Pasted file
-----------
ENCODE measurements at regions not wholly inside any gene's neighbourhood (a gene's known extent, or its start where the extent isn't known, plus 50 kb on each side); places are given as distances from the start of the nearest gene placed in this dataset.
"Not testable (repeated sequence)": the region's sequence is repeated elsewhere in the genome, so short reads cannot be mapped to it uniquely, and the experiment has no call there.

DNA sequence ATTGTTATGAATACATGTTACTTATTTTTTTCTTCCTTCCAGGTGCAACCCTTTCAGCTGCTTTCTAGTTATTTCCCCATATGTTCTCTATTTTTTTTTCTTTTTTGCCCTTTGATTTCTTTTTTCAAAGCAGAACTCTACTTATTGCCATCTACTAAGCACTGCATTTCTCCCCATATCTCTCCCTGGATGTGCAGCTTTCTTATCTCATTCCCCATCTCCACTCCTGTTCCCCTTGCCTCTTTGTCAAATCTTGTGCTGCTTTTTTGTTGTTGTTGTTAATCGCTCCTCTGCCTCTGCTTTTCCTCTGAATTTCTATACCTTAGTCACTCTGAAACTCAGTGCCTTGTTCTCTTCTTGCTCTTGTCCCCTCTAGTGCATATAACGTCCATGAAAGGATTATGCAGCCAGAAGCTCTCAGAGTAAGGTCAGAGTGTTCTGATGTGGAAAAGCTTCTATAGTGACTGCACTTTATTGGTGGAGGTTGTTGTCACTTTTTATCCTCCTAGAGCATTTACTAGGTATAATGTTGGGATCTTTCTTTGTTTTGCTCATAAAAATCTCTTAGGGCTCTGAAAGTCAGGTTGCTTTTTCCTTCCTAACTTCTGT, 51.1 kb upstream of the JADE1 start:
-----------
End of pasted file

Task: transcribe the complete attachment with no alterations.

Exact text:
ENCODE measurements at regions not wholly inside any gene's neighbourhood (a gene's known extent, or its start where the extent isn't known, plus 50 kb on each side); places are given as distances from the start of the nearest gene placed in this dataset.
"Not testable (repeated sequence)": the region's sequence is repeated elsewhere in the genome, so short reads cannot be mapped to it uniquely, and the experiment has no call there.

DNA sequence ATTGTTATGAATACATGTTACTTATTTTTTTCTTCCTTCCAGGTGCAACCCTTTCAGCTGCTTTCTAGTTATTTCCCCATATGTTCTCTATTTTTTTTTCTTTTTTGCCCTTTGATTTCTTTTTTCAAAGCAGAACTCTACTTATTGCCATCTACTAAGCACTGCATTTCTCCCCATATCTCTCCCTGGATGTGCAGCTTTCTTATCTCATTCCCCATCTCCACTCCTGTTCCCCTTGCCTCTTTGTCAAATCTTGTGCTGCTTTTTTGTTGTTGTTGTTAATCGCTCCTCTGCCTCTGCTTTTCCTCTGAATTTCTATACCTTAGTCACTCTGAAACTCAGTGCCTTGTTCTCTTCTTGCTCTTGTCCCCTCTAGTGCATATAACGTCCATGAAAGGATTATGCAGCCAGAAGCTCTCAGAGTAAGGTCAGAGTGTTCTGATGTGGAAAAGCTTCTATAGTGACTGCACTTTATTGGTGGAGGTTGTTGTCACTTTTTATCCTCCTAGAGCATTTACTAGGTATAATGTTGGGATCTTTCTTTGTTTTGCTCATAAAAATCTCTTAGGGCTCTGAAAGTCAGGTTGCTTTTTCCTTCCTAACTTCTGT, 51.1 kb upstream of the JADE1 start: